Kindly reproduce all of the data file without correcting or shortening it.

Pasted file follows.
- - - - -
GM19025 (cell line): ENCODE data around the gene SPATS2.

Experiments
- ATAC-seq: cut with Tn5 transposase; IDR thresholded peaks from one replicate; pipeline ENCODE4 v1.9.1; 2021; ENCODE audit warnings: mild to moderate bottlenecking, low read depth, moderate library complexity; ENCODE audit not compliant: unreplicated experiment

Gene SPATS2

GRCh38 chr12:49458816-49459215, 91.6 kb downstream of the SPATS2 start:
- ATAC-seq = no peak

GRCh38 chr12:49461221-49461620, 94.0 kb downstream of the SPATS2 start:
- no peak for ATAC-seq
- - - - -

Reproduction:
GM19025 (cell line): ENCODE data around the gene SPATS2.

Experiments
- ATAC-seq: cut with Tn5 transposase; IDR thresholded peaks from one replicate; pipeline ENCODE4 v1.9.1; 2021; ENCODE audit warnings: mild to moderate bottlenecking, low read depth, moderate library complexity; ENCODE audit not compliant: unreplicated experiment

Gene SPATS2

GRCh38 chr12:49458816-49459215, 91.6 kb downstream of the SPATS2 start:
- ATAC-seq = no peak

GRCh38 chr12:49461221-49461620, 94.0 kb downstream of the SPATS2 start:
- no peak for ATAC-seq